As commodity prices enjoy another bull run, how is the mining industry reacting to change? Professional services firm Deloitte Global identified 10 key trends facing the industry in their recent Tracking the Trends report. Here Deloitte’s Global Leader of Mining Phil Hopwood explains more.
The last decade has been a rollercoaster of historic highs and historic lows in the mining sector. While the industry currently enjoys strong commodity prices, the next decade is likely to see more vigorous change. But have mining companies learnt the lessons of the past – and how do they need to react to succeed in this new environment?
Bringing digital to life
Once measured by how well a company extracted resources, the industry’s value proposition may be shifting to how well a company acts on information to optimize production, reduce costs, increase efficiency, and improve safety. In short, data – and the ability to organize, manage, and process it – is becoming a competitive differentiator. To succeed in this effort, miners need a clear vision of how the future digital mine might transform core mining processes, the flow of information, and supporting back office processes. Once the information is captured, the use of data-driven analytics will help optimize their systems, from pit to customer.
Overcoming innovation barriers
To some extent, innovation barriers exist because the design of mines and processing plants hasn’t changed in decades. Although commodity prices have begun recovering, mining executives are still feeling the sting of the downturn. As a result, they are cautious, meaning that innovation efforts are constrained by the need to demonstrate short-term returns. The catch is that, unless you are trying new things, you are not learning, and if you are not learning then you will fall behind. Mining companies can only achieve true innovation maturity if they go beyond the basics of operational improvements to embrace innovation in a broader sense.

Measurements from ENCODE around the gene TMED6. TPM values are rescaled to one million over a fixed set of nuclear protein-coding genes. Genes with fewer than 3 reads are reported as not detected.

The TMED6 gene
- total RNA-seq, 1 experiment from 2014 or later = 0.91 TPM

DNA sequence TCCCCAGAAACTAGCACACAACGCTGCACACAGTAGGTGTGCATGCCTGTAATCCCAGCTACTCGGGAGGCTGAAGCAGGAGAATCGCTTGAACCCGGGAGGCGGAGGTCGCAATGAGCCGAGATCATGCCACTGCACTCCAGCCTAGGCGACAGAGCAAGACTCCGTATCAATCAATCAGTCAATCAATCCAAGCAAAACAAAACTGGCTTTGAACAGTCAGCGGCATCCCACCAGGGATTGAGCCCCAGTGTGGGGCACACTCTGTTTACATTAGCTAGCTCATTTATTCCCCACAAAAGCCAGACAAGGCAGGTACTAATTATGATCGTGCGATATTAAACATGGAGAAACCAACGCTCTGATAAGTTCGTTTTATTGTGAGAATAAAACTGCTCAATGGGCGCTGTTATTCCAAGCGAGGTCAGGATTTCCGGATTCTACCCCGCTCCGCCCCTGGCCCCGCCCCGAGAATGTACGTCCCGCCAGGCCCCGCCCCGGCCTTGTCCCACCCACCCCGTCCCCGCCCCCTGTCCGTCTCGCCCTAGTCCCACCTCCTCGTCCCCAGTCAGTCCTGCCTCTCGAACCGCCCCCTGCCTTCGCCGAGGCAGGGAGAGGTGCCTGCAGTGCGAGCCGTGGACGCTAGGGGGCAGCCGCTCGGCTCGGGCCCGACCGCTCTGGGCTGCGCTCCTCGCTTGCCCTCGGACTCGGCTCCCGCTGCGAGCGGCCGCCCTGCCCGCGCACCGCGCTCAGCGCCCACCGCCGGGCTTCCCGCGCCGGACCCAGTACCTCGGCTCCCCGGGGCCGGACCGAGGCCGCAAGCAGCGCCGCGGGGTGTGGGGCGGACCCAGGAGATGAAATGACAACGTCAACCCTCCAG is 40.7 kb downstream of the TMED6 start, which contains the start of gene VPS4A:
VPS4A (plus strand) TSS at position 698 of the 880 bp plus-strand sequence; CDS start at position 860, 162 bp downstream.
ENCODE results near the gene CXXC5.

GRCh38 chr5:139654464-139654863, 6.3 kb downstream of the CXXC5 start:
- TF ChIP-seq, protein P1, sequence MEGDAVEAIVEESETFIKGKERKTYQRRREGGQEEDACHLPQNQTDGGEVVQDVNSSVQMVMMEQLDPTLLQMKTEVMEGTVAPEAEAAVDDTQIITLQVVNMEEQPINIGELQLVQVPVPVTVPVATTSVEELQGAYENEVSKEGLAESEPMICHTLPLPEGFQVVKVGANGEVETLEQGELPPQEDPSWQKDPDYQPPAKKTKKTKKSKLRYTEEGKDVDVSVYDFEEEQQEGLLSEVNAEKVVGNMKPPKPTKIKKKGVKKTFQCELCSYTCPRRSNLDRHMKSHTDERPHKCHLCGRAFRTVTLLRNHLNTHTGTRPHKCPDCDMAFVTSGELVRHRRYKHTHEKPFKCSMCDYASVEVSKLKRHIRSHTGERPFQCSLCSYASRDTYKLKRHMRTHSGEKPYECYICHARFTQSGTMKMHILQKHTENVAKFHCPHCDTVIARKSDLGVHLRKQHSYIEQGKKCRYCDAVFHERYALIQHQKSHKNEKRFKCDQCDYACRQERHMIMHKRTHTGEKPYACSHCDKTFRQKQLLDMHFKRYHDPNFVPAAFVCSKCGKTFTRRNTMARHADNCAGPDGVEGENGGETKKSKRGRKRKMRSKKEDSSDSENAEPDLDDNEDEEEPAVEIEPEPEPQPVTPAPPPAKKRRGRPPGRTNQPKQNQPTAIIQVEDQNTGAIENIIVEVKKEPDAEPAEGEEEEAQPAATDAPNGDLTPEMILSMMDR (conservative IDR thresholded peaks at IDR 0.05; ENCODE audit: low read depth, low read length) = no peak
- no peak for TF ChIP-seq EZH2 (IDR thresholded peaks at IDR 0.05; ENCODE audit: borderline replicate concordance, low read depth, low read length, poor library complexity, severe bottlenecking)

The future of work
As the digital mine becomes a reality, the nature of work is set to change dramatically. Repetitive human activities will be replaced by automation and autonomous equipment that reduces labor intensity and improve safety. AI will help knowledge workers and integrated communications support mobile workers, while digital work scheduling and robust cybersecurity will keep operations efficient and protected. These changes will support a more diverse and inclusive workforce.
The image of mining
Despite the significant contribution of the mining sector to the world’s economy, the industry’s reputation remains tarnished in many countries due to perceptions that mining contributes to environmental damage, causes a negative impact to the community and engages in dubious practices abroad. In a world influenced by round-the-clock news cycles and opinions aired in the court of social media, this type of backlash is only bound to increase. This will force mining companies to take proactive steps to address, and change, their reputations. This is more than a PR exercise. To rebuild trust with employees, investors, communities, governments and the public, mining companies must back up their messages with action.
Transforming stakeholder relationships